1) Do the disadvantages of the Kraepelinian dichotomy now outweigh the advantages?

2) What are the best alternative approaches to diagnosis and classification? (e.g., dimensions, alternative categories, prototypes.…)

References:
Craddock N, O'Donovan MC, Owen MJ. Genes for schizophrenia and bipolar disorder? Implications for psychiatric nosology. Schizophr Bull. 2006 Jan;32(1):9-16. Abstract

Craddock N, Owen MJ. The beginning of the end for the Kraepelinian dichotomy. Br J Psychiatry. 2005 May;186:364-6. Abstract


Comments on Online Discussion
Comment by:  Gunvant Thaker
Submitted 23 April 2006 Posted 24 April 2006

Nick Craddock and Michael Owen in their editorial in the...  Read more


View all comments by Gunvant Thaker

Comment by:  William Carpenter, SRF Advisor (Disclosure)
Submitted 27 April 2006 Posted 28 April 2006

Very important topic coming at a good time. Over the next...  Read more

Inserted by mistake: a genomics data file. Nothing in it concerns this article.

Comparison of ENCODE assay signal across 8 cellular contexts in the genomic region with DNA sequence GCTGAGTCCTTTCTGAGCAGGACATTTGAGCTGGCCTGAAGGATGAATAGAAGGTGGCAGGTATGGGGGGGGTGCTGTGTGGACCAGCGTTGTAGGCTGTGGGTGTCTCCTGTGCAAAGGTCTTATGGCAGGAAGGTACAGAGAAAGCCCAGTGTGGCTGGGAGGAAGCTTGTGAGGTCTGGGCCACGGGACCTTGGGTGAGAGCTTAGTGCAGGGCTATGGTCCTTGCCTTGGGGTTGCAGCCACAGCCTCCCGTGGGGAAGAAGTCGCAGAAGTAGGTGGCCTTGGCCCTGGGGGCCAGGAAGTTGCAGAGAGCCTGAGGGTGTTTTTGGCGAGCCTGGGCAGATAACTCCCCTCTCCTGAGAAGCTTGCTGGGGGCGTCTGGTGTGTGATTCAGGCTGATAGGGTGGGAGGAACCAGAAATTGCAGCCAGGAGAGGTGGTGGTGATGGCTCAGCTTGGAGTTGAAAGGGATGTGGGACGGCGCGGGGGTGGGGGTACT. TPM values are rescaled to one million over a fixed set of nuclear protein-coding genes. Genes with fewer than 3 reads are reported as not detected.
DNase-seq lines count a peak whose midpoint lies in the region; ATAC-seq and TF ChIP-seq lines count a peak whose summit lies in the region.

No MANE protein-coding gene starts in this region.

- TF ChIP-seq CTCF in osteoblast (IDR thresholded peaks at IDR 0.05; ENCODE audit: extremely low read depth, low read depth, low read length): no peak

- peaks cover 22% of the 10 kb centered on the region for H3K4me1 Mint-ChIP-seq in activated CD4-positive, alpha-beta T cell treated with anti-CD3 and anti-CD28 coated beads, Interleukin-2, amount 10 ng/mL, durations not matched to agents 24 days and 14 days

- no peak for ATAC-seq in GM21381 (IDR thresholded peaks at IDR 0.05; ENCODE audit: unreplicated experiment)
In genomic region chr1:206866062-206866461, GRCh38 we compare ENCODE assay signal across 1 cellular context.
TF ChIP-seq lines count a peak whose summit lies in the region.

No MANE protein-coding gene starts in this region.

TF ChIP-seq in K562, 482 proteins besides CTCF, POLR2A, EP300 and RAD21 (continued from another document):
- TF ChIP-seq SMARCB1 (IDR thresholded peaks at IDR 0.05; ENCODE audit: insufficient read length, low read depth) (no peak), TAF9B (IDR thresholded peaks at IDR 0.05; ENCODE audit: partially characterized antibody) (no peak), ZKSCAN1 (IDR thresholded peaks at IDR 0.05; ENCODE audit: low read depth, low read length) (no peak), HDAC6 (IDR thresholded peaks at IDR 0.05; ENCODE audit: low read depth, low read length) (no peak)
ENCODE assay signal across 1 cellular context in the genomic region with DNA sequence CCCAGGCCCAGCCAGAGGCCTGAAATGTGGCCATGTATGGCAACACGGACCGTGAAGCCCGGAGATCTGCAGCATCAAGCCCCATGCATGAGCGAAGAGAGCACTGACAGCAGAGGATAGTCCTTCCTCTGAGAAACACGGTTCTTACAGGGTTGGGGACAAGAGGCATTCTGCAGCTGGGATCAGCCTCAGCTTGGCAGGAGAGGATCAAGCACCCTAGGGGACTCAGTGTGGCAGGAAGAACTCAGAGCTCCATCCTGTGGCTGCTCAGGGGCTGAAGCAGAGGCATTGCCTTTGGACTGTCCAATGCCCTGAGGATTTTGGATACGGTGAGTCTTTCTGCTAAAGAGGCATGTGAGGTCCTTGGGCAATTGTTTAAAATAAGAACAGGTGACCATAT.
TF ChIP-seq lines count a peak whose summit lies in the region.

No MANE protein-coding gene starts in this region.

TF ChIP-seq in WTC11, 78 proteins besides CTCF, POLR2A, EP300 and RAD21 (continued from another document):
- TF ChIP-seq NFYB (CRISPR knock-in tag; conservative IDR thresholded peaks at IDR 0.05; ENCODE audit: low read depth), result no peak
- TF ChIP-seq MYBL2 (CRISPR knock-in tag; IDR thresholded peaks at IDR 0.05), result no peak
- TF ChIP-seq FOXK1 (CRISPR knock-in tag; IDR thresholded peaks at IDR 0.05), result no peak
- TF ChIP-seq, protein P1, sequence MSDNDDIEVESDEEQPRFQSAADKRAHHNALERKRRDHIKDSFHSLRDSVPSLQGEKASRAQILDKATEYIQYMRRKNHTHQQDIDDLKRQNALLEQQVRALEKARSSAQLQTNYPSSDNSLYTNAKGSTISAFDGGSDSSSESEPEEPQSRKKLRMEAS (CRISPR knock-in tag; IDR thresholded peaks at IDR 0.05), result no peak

View all comments by William Carpenter

Comment by:  Avi Peled
Submitted 5 May 2006 Posted 7 May 2006

Allen Frances, the chairperson of the task force that...  Read more


View all comments by Avi Peled

Comment by:  Mario Maj
Submitted 8 May 2006 Posted 8 May 2006

I think that what we call "schizophrenia" and "bipolar...  Read more


View all comments by Mario Maj

Comment by:  Patricia Estani
Submitted 10 May 2006 Posted 10 May 2006

I would like to express my general agreement with the...  Read more


View all comments by Patricia Estani

Comment by:  Ian Brockington
Submitted 12 May 2006 Posted 12 May 2006

In my editorial in the journal European Psychiatry (1992,...  Read more


View all comments by Ian Brockington

Comment by:  Avi Peled
Submitted 13 May 2006 Posted 13 May 2006

I agree with Ian Brockington that schizophrenia is...  Read more